Her uncle was Lester Young, her other uncle was drummer Lee Young. Her mother, Irma Young, played saxophone in the family band. And her grandfather, Willis Handy Young, was both a bandleader and teacher to her mother and her uncles. Following the family tradition, Martha Young also received her first music lessons from her grandfather on her instrument of choice: the piano.
As a working pianist, Martha Young cut her teeth in the burgeoning Jazz scene of a post-war Los Angeles. Backing players like Dexter Gordon, she worked as a house pianist in many of the top clubs. She was a well-rounded and seasoned musician; she had a style uniquely suited to commanding a room’s attention contrasted by an attentive and sensitive accompaniment style sought out by singers.
Unfortunately for us, Martha Young is not found on many recordings. In the early 1980s, she had a series of engagements in the San Francisco Bay Area, one of which was recorded (and subsequently released as an album) by the late Bob Parlocha. “The Martha Young All-Stars” was a live date at the defunct club, Bajones.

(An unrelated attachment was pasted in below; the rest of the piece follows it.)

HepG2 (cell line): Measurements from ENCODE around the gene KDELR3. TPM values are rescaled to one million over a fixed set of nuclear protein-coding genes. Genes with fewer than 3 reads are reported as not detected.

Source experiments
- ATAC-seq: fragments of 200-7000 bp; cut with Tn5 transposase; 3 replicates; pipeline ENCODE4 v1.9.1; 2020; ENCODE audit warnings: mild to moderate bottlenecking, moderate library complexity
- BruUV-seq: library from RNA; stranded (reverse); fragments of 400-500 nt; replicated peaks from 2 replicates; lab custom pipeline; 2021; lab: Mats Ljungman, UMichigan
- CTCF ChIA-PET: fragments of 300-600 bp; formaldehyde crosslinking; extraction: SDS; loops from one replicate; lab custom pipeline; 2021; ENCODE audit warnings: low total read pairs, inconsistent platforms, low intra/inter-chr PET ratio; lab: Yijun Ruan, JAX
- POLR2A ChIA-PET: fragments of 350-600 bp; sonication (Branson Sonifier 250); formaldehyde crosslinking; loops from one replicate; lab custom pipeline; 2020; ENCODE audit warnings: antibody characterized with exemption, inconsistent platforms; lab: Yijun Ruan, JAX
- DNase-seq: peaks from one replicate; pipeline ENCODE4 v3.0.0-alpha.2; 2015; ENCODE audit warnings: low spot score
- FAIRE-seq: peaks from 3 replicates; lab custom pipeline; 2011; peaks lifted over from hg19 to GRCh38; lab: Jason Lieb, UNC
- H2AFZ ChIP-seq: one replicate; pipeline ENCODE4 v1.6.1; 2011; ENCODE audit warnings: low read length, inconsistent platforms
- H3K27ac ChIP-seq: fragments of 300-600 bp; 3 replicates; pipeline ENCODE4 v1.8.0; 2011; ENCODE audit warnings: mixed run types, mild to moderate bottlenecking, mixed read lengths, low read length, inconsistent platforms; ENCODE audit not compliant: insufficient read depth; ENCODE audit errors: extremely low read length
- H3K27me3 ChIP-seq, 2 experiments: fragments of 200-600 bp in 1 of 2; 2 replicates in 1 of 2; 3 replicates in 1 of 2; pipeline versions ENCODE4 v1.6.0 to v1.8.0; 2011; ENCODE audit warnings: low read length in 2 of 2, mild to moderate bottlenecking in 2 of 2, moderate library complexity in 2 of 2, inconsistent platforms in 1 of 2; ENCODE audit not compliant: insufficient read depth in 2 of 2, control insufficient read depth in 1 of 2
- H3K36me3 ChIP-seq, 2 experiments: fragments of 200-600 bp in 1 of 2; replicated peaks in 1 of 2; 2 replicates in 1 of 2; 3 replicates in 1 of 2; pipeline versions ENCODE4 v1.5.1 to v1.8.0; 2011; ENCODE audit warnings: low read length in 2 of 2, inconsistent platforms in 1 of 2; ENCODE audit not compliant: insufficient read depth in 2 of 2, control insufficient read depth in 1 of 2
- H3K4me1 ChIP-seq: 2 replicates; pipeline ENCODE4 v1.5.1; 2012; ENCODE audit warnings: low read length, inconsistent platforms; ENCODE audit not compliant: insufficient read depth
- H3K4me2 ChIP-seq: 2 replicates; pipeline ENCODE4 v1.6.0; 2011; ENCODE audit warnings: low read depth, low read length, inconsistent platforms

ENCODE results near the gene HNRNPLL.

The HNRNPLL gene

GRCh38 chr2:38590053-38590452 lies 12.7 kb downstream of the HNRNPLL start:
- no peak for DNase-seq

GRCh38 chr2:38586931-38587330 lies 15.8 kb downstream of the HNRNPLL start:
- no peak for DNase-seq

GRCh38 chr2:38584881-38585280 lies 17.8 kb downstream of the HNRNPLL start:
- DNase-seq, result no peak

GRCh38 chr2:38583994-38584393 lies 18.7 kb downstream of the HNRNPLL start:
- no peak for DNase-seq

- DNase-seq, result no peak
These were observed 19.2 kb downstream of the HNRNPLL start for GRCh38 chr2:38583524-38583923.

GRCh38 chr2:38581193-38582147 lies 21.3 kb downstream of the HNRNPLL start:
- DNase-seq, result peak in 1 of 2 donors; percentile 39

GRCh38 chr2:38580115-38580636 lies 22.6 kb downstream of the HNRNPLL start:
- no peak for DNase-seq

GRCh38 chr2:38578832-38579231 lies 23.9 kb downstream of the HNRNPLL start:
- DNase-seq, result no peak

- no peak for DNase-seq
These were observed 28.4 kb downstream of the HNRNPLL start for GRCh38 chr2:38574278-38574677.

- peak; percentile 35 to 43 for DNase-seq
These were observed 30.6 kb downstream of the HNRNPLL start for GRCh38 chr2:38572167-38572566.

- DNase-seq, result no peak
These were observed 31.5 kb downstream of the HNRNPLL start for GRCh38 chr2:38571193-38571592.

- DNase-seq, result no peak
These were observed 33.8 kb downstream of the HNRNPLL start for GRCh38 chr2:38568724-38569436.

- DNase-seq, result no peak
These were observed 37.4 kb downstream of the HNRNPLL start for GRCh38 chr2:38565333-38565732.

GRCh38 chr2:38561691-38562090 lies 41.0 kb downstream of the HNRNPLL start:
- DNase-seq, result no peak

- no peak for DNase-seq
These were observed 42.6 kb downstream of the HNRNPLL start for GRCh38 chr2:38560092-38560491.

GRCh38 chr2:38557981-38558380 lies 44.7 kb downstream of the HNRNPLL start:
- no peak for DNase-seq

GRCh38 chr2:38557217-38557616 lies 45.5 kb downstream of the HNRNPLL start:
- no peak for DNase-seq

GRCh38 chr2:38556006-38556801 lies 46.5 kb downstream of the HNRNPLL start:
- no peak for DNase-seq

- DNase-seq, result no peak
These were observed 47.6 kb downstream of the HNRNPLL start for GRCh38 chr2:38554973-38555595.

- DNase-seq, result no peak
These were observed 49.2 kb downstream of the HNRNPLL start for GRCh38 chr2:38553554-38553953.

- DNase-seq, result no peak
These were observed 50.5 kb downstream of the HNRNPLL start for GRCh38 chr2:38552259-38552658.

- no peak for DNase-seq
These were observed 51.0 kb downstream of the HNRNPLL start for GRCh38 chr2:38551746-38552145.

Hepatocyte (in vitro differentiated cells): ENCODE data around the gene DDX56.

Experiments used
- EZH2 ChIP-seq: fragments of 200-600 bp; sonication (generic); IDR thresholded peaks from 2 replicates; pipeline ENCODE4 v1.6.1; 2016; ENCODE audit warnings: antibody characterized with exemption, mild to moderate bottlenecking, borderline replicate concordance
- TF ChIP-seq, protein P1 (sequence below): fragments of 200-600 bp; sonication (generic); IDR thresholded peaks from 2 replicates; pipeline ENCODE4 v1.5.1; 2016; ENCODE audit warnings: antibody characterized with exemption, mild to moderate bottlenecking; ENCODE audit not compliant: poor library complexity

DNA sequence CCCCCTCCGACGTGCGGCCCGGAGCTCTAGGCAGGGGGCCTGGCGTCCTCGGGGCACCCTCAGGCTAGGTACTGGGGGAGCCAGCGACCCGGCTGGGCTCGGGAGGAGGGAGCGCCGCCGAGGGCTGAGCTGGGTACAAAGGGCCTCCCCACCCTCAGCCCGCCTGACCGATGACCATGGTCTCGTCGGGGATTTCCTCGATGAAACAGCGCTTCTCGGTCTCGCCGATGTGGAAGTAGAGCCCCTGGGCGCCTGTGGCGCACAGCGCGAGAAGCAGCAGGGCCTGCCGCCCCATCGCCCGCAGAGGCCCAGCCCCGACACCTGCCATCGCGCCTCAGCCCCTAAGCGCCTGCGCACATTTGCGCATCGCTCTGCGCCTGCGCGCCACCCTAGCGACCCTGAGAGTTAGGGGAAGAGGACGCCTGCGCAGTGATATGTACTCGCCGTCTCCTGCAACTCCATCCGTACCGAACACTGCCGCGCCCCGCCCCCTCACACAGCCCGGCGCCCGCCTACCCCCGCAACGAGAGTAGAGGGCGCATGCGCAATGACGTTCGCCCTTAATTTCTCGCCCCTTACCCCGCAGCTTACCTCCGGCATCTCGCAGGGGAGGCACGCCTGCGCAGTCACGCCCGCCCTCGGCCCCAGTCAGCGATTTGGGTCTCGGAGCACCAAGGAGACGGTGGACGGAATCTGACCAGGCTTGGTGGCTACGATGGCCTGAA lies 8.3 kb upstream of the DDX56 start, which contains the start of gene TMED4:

In 1982 I had the pleasure of hearing Ms. Young at the Kuumbwa Jazz Center in Santa Cruz: her swing feel made you feel as though a locomotive was coming through the room: her presence behind the piano, the cohesion of her group and the great joy heard in her interpretations, remain unforgettable to me. Sadly, she remains an elusive presence in Jazz history; I very much hope that one day her story will be told and her artistry more fully appreciated. (Below: Ms. Young with Stan Getz, 1982 in San Francisco. Photo by: Jerry Stoli)